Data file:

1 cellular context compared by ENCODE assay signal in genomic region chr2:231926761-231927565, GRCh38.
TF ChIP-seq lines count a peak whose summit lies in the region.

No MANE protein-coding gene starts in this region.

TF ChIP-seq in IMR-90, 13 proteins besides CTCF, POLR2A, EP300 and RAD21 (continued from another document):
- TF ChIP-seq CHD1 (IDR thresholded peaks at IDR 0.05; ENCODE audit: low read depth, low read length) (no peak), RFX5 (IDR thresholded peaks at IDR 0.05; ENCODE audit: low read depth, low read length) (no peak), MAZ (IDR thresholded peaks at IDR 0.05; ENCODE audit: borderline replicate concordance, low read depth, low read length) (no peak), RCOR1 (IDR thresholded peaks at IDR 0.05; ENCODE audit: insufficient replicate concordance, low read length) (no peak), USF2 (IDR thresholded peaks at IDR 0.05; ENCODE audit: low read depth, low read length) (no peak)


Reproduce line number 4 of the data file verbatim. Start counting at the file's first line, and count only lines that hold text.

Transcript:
TF ChIP-seq in IMR-90, 13 proteins besides CTCF, POLR2A, EP300 and RAD21 (continued from another document):